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Original Research: LUNG CANCER |

Declining Incidence Rate of Lung Adenocarcinoma in the United States*

Fan Chen, DrPH; William F. Bina, MD, MPH; Philip Cole, MD, DrPH
Author and Funding Information

*From the Department of Community Medicine (Drs. Chen and Bina), School of Medicine, Mercer University, Macon, GA; and School of Public Health (Dr. Cole), University of Alabama at Birmingham, Birmingham, AL.

Correspondence to: Fan Chen, DrPH, Department of Community Medicine, School of Medicine, Mercer University, 1550 College St, Macon, GA 31207-0001; e-mail: fchen@gain.mercer.edu



Chest. 2007;131(4):1000-1005. doi:10.1378/chest.06-1695
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Background: Adenocarcinoma of the lung (ADL) increased worldwide during the last half century. We now report that a continuous decline of ADL began in the United States in 1999.

Method: Incidence rates of ADL and squamous cell carcinoma of the lung (SQL) from The Surveillance Epidemiology and End Results Program were reviewed for the 31-year period beginning in 1973. The low-tar cigarette (tar ≤ 15 mg) consumption/per capita by year was estimated based on cigarette consumption/capita data and the market share of low-tar cigarette of the same year in the United States.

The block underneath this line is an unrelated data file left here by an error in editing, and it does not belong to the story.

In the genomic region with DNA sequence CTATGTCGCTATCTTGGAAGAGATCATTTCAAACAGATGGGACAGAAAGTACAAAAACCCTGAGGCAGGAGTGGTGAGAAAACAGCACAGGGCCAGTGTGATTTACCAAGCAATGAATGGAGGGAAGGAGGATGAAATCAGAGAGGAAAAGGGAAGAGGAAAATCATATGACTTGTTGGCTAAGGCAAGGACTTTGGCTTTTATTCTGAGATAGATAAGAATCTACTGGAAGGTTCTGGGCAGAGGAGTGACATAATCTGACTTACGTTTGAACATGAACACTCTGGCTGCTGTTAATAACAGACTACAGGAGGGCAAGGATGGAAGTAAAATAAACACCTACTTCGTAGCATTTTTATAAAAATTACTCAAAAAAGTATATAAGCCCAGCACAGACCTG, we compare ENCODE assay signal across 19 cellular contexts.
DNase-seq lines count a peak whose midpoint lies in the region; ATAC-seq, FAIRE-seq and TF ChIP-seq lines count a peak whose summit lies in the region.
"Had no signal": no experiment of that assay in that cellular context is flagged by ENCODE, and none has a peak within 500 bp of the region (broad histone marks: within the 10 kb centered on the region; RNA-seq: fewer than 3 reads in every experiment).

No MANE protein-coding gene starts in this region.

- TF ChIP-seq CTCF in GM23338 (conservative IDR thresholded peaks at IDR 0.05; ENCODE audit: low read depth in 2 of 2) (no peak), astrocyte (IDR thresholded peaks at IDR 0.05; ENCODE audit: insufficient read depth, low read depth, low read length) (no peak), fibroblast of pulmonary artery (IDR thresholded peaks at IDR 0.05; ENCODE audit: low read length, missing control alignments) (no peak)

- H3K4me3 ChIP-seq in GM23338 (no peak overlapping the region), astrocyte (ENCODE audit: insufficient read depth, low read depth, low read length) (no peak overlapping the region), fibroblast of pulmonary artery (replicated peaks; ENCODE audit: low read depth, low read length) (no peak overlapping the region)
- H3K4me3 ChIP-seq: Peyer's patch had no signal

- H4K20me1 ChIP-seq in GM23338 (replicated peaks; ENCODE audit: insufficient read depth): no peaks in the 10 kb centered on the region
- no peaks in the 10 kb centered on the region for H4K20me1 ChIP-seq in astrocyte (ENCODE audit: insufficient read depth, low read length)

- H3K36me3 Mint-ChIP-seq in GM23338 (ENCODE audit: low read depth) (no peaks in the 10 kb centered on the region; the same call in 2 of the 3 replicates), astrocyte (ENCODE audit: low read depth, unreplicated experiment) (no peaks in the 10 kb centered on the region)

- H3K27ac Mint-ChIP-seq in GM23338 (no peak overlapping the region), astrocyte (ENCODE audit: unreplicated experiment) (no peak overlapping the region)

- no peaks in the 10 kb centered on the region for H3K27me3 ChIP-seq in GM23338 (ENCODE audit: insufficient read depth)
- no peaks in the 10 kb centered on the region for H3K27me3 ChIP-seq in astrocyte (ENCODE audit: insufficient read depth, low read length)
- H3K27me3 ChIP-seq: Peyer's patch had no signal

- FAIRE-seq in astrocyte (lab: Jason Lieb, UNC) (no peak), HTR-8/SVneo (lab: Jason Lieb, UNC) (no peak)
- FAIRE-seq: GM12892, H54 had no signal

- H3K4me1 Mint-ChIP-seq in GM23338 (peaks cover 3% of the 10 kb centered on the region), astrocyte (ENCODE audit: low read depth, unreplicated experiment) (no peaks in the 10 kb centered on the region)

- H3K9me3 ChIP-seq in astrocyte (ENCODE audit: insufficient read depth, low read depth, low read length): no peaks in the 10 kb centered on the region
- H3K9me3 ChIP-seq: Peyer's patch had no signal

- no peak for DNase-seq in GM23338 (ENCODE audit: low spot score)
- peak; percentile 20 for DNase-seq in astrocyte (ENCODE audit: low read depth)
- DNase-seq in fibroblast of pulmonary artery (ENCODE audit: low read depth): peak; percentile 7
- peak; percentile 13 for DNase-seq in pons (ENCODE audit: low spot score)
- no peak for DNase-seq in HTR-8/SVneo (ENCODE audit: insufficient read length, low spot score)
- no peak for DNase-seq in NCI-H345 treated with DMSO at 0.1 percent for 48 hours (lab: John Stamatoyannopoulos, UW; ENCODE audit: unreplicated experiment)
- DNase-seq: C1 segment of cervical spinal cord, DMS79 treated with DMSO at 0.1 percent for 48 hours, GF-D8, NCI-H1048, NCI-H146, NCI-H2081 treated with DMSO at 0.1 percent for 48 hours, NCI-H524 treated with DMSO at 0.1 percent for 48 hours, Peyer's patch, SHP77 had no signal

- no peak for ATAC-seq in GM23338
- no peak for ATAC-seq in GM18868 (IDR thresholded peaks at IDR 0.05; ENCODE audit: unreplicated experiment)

Results: From 1973 to 1998, the age-adjusted incidence rate of ADL increased 83% in men, and > 200% in women. From 1999 through 2003, the rate declined 14% in men and 8% in women. An analysis of age-specific incidence rates of ADL according to birth cohort demonstrates that rates declined progressively among persons born after 1934 for both genders. The increase in low-tar cigarette consumption did not precede the increase in ADL incidence rates, and the decline of ADL incidence after 1998 occurred without a preceding decline of low-tar cigarette consumption.

Conclusion: Since 1999, the ADL incidence has declined. The temporal trend of ADL incidence may suggest that air pollution could be the possible determining cause for the trend. Increasing use of low-tar cigarettes in the United States and the decline in environmental tobacco smoke may be contributors but are less likely to be the driving force.

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